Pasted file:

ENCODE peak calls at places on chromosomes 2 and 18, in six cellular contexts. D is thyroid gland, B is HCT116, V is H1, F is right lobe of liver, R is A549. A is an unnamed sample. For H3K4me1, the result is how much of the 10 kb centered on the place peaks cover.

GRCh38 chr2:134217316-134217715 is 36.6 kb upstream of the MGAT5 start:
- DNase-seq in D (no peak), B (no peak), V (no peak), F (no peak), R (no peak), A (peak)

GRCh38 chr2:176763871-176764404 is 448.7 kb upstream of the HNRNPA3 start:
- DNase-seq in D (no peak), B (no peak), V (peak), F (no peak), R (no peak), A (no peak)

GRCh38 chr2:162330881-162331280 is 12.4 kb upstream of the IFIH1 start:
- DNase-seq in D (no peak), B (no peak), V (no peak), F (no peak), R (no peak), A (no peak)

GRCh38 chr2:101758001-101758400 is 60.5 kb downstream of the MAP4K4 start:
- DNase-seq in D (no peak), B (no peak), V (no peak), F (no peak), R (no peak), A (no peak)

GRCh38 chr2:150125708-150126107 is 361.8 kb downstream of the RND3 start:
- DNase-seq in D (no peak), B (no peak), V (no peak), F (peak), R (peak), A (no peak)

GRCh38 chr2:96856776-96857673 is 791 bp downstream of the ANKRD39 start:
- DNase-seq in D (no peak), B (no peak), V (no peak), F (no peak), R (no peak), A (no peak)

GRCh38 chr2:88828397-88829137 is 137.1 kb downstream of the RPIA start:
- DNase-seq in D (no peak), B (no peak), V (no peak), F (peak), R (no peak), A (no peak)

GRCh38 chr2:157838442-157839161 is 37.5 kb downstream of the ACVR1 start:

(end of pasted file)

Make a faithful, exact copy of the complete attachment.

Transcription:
ENCODE peak calls at places on chromosomes 2 and 18, in six cellular contexts. D is thyroid gland, B is HCT116, V is H1, F is right lobe of liver, R is A549. A is an unnamed sample. For H3K4me1, the result is how much of the 10 kb centered on the place peaks cover.

GRCh38 chr2:134217316-134217715 is 36.6 kb upstream of the MGAT5 start:
- DNase-seq in D (no peak), B (no peak), V (no peak), F (no peak), R (no peak), A (peak)

GRCh38 chr2:176763871-176764404 is 448.7 kb upstream of the HNRNPA3 start:
- DNase-seq in D (no peak), B (no peak), V (peak), F (no peak), R (no peak), A (no peak)

GRCh38 chr2:162330881-162331280 is 12.4 kb upstream of the IFIH1 start:
- DNase-seq in D (no peak), B (no peak), V (no peak), F (no peak), R (no peak), A (no peak)

GRCh38 chr2:101758001-101758400 is 60.5 kb downstream of the MAP4K4 start:
- DNase-seq in D (no peak), B (no peak), V (no peak), F (no peak), R (no peak), A (no peak)

GRCh38 chr2:150125708-150126107 is 361.8 kb downstream of the RND3 start:
- DNase-seq in D (no peak), B (no peak), V (no peak), F (peak), R (peak), A (no peak)

GRCh38 chr2:96856776-96857673 is 791 bp downstream of the ANKRD39 start:
- DNase-seq in D (no peak), B (no peak), V (no peak), F (no peak), R (no peak), A (no peak)

GRCh38 chr2:88828397-88829137 is 137.1 kb downstream of the RPIA start:
- DNase-seq in D (no peak), B (no peak), V (no peak), F (peak), R (no peak), A (no peak)

GRCh38 chr2:157838442-157839161 is 37.5 kb downstream of the ACVR1 start: